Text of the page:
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CJ Carey edited this page Mar 21, 2014 · 24 revisions
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## page was renamed from docs/compilerdirectives

Compiler directives

For up to date information, please see the relevant section in the cython documentation.

Compiler directives are instructions which affect which kind of code Cython generates.

Available directives

Directive Values Default Notes
boundscheck True/False True If set to False, Cython is free to assume that indexing operations ([]-operator) in the code will not cause any IndexErrors to be raised. Lists, tuples, and stings are affected only if the index can be determined to be non-negative (or if wraparound is False). Conditions which would normally trigger an IndexError may instead cause segfaults or data corruption if this is set to False.
wraparound True/False True In Python arrays can be indexed relative to the end. For example A[-1] indexes the last value of a list. In C negative indexing is not supported. If set to False, Cython will not ensure that python indexing is not used.
nonecheck True/False False If set to False, Cython is free to assume that native field accesses on variables typed as an extension type, or buffer accesses on a buffer variable, never occurs when the variable is set to None. Otherwise a check is inserted and the appropriate exception is raised. This is off by default for performance reasons.
embedsignature True/False False If set to True, Cython will embed a textual copy of the call signature in the docstring of all Python visible functions and classes. Tools like IPython and epydoc can thus display the signature, which cannot otherwise be retrieved after compilation.
cdivision True/False Version < 0.12 If set to False, Cython will adjust the remainder and quotient operators C types to match those of Python ints (which differ when the operands have opposite signs) and raise a ZeroDivisionError when the right operand is 0. This has about a 35% speed penalty. If set to True, no checks are performed. See CEP 516
cdivision_warnings True/False False If set to True, Cython will emit a runtime warning whenever division is performed with negative operands. See CEP 516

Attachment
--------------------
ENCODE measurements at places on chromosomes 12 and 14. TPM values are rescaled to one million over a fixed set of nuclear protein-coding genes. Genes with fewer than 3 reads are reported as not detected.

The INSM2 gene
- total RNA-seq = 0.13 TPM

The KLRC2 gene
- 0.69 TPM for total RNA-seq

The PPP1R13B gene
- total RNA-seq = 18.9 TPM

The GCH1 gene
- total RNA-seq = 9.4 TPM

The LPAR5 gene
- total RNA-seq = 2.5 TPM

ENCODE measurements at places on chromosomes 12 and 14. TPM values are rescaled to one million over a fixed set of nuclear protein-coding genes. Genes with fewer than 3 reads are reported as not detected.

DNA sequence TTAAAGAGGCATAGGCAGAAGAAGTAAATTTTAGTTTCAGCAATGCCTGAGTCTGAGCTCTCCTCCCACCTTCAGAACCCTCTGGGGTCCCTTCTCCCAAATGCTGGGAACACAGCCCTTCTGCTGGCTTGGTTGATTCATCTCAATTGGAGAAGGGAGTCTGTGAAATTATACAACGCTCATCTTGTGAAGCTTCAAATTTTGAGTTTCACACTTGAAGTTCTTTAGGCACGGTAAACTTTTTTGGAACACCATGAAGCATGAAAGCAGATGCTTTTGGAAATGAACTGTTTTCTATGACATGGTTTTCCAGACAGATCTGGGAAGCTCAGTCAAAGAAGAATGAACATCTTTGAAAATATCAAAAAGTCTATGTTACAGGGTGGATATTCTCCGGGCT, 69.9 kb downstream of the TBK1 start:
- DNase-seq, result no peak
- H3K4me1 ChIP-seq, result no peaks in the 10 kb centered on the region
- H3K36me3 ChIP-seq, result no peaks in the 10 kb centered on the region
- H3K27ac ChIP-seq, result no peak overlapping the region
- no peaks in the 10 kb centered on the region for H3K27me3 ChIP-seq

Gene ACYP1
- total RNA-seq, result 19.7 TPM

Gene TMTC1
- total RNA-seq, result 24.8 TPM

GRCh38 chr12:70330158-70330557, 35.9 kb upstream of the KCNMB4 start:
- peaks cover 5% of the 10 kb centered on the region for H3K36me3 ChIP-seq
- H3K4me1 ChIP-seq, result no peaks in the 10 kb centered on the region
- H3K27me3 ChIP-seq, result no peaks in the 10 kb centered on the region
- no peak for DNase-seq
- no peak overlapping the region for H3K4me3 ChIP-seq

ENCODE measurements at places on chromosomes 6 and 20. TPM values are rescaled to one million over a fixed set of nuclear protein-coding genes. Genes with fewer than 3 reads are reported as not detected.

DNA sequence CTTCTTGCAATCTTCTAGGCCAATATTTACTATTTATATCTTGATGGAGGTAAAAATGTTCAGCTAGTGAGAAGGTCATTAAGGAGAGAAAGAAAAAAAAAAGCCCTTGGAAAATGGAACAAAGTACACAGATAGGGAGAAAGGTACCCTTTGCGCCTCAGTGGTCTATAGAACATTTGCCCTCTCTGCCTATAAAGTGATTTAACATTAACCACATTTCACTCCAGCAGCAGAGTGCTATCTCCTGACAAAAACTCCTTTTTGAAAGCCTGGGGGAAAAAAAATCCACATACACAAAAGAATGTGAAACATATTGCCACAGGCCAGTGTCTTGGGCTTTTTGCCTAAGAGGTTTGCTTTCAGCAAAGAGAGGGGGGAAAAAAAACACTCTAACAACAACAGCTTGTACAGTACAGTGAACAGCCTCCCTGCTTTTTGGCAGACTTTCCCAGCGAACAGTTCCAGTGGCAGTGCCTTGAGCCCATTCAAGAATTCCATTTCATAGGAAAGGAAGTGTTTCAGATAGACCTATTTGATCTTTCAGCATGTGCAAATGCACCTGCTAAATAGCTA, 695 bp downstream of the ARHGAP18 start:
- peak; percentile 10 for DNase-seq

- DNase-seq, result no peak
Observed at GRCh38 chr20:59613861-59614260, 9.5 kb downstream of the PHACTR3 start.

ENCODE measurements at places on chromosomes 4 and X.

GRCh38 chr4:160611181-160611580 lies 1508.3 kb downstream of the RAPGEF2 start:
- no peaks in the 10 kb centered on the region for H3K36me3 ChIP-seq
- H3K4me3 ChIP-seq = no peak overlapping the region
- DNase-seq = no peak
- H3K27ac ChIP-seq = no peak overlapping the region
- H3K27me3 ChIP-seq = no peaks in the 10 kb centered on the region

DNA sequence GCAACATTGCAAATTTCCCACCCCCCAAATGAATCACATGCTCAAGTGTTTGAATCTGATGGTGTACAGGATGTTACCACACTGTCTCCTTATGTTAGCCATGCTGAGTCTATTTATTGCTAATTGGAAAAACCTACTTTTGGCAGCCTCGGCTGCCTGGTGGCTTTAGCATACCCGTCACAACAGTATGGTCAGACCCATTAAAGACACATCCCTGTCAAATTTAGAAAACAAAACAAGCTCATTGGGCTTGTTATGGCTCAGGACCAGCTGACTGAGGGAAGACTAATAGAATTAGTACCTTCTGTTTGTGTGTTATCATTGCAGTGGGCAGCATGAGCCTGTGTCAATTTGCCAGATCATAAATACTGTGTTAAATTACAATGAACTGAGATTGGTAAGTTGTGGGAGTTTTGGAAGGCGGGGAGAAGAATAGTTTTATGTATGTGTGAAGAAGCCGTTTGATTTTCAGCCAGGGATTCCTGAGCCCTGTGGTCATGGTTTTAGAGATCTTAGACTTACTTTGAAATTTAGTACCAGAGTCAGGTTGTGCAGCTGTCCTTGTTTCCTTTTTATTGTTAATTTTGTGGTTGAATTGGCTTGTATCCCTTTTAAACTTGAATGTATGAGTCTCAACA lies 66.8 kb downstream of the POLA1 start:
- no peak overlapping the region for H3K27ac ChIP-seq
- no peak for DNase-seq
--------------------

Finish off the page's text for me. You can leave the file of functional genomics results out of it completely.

always_allow_keywords True/False False Avoid the METH_NOARGS and METH_O when constructing functions/methods which take zero or one arguments. Has no effect on special methods and functions with more than one argument. The METH_NOARGS and METH_O signatures provide faster calling conventions but disallow the use of keywords.
profile True/False False Add hooks for Python profilers into the compiled C code.
infer_types True/False False Infer types of untyped variables in function bodies. (Cython 0.12+)

How to set directives


One can set compiler directives through a special header comment at the top of the file, like this:

#cython: boundscheck=False

The comment must appear before any code (but can appear after other comments or whitespace).

One can also pass a directive on the command line by using the -X switch:

$ cython -X boundscheck=True ...

Directives passed on the command line will override directives set in header comments.


For local blocks, you need to cimport the special builtin cython module:

cimport cython

Then you can use the directives either as decorators or in a with statement, like this:

@cython.boundscheck(False) # turn off boundscheck for this function
def f():
    with cython.boundscheck(True): # turn it temporarily on again for this block

Note: These two methods of setting directives are not affected by overriding the directive on the command-line using the -X option.


For scripts, you can set `` cython_directives `` on extension modules with a dictionary of directives:


ext_modules = [Extension("spam", ["spam.pyx"]),
               Extension("ham", ["ham.pyx"])]
for e in ext modules:
    e.cython_directives = {"boundscheck": False}
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